International Business Machines Corp.'s earnings plunged 21.6 percent in the third quarter to $693 million, the company said yesterday. IBM, the world's largest producer of data-processing equipment, blamed foreign exchange losses for the slide.
Steve Dube, an analyst for the investment firm of Dean Witter Reynolds, said the sharp decline in profits was no cause for alarm. Foreign exchange losses are "a major problem for all multinational companies, and IBM is no exception," Dube said.
IBM President John R. Opel said the rising value of the dollar hurt the computer giant's business overseas, where income and expenses are in foreign currencies that have suffered at the expense of the dollar's gains.
Third-quarter earnings equaled $1.18 a share and came on revenues of $6.7 billion. Earnings for the 1980 third quarter were $884 million ($1.51 a share) on revenues of $6.5 billion.
Nine-month earnings fell 4.4 percent to $2.2 billion ($3.80) on revenues of $20.1 billion from earnings of $2.3 billion ($3.99) on revenues of $18.4 billion in the same period a year ago.
Merrill Lynch & Co., the financial services giant, reported yesterday that third-quarter earnings fell to $35.3 million (88 cents a share) from $49.6 million ($1.56) a year ago on 10 percent fewer shares, reflecting pressures on interest-rate margins and a lower volume of stock trading.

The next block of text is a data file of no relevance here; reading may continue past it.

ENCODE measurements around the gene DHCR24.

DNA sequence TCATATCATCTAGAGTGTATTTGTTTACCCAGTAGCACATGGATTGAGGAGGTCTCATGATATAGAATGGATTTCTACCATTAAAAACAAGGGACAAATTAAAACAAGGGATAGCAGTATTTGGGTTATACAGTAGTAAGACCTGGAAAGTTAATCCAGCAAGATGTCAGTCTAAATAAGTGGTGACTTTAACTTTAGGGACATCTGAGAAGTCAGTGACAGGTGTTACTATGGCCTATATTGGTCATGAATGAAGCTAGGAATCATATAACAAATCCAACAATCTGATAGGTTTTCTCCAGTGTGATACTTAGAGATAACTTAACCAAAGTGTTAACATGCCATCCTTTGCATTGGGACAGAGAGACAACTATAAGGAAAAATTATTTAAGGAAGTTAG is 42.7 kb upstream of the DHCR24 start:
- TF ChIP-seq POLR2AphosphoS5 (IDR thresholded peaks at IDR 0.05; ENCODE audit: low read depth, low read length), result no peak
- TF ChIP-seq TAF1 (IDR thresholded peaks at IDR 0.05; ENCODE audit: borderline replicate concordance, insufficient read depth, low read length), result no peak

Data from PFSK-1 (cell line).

Revenues increased, however, to $1.01 billion from $710 million.
Roger E. Birk, Merrill Lynch chairman and chief executive, said "in an extremely mixed and volatile environment, our results were relatively strong by historic standards even though below recent peak levels."
He said commission income declined 21 percent to $217 million in the third quarter because of reduced volume in equities and options.
Although net interest income rose 129 percent to $500 million in the quarter, the corporation's interest expense rose by 145 percent to $414 million.
Nine-month earnings were $148 million ($3.77) on revenues of $2.9 billion compared with earnings of $149.4 million ($4.10) a year earlier on revenues of $2.2 billion.
International Paper Co.'s third-quarter profits fell to $54 million (95 cents a share) from $70.7 million ($1.30) a year ago, primarily because of poor lumber sales due to the weak construction market, the company said yesterday. The paper business held up relatively well.
Sales edged up to $1.27 billion from $1.26 billion.
Chairman Dr. Edwin A. Gee said interest costs also were a big factor in the profit shrinkage.
Nine-month net income totaled $285.4 million ($5.37) on sales of $4 billion compared with net income a year earlier of $236.7 million ($4.54) on sales of $3.8 billion.
The company said $210 million profit on the sale of Canadian International Paper Co. will be reported in the final quarter.
PPG Industries Inc. reported a slight rise in third-quarter earnings despite sluggish demand from the auto and housing markets.
The glass, chemical and paint manufacturer said net income rose to $49.7 million ($1.47 a share) from $47.8 million ($1.44) in the like period a year ago. Sales increased to $847.5 million from $765.3 million.
For the first nine months, PPG earned $166.2 million ($4.95), up from $142.2 million ($4.32). Sales in that span were $2.55 billion compared with $2.32 billion.